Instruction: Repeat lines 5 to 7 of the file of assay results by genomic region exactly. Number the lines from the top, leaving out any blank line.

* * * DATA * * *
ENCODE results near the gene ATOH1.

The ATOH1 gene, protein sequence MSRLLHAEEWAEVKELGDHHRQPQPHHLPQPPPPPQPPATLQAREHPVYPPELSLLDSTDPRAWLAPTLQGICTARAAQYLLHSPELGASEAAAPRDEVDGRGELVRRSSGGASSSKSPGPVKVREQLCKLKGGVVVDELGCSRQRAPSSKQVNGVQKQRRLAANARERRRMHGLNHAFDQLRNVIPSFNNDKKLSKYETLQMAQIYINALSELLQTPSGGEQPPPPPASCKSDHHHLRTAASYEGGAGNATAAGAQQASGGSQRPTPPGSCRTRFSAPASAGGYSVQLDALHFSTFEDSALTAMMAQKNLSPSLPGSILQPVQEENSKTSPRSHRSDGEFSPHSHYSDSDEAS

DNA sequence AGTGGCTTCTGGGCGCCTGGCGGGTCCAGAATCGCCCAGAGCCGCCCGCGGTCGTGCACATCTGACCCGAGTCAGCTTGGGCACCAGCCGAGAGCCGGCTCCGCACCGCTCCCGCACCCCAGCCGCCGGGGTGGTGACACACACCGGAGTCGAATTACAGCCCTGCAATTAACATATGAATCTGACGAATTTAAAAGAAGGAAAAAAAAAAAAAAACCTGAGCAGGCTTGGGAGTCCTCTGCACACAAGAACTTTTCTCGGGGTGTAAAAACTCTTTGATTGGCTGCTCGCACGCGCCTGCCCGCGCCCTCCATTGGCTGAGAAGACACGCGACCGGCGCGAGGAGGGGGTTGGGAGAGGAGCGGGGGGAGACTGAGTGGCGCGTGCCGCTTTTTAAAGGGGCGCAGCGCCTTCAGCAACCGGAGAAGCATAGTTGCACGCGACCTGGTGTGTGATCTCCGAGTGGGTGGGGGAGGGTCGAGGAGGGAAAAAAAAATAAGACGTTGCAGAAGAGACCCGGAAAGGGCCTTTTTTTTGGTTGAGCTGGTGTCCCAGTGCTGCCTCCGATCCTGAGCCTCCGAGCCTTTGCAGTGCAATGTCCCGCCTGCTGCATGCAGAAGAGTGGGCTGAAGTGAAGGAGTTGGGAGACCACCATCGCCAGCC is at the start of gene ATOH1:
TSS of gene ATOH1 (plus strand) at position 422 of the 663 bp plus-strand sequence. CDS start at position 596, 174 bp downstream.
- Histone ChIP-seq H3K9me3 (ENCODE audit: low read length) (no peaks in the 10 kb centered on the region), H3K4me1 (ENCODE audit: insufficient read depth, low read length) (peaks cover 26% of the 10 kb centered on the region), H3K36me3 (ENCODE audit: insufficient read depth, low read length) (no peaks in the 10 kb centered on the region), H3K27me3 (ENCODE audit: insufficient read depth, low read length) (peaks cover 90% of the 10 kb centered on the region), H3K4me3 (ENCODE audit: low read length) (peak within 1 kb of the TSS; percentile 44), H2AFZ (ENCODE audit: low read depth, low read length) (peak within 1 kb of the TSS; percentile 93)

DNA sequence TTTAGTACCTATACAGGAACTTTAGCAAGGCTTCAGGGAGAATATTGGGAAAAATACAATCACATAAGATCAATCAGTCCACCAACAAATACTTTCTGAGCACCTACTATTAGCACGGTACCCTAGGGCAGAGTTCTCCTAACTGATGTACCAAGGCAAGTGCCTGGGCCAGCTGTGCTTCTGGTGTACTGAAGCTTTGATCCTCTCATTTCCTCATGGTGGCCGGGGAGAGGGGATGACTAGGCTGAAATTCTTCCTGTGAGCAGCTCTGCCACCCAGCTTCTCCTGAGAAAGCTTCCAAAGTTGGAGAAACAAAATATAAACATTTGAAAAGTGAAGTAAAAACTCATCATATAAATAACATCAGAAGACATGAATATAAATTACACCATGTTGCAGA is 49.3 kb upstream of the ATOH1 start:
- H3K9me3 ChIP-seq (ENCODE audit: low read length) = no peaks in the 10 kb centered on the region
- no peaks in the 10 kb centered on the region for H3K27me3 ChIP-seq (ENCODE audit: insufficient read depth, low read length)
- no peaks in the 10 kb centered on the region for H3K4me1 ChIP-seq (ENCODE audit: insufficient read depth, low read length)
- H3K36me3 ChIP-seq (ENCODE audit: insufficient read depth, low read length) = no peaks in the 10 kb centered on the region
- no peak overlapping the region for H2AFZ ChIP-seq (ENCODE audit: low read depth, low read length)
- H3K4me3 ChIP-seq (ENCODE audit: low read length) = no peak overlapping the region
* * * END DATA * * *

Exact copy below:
- Histone ChIP-seq H3K9me3 (ENCODE audit: low read length) (no peaks in the 10 kb centered on the region), H3K4me1 (ENCODE audit: insufficient read depth, low read length) (peaks cover 26% of the 10 kb centered on the region), H3K36me3 (ENCODE audit: insufficient read depth, low read length) (no peaks in the 10 kb centered on the region), H3K27me3 (ENCODE audit: insufficient read depth, low read length) (peaks cover 90% of the 10 kb centered on the region), H3K4me3 (ENCODE audit: low read length) (peak within 1 kb of the TSS; percentile 44), H2AFZ (ENCODE audit: low read depth, low read length) (peak within 1 kb of the TSS; percentile 93)

DNA sequence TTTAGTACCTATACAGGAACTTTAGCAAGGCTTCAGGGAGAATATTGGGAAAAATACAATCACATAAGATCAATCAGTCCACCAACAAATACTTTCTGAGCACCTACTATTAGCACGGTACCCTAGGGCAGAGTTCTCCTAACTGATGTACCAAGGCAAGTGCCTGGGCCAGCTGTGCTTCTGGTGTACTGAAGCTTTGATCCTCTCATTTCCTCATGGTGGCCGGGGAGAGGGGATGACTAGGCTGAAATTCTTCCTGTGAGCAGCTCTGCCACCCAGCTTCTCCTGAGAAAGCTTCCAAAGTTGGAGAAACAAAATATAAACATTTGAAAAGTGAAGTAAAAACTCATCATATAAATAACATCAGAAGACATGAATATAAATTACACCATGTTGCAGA is 49.3 kb upstream of the ATOH1 start:
- H3K9me3 ChIP-seq (ENCODE audit: low read length) = no peaks in the 10 kb centered on the region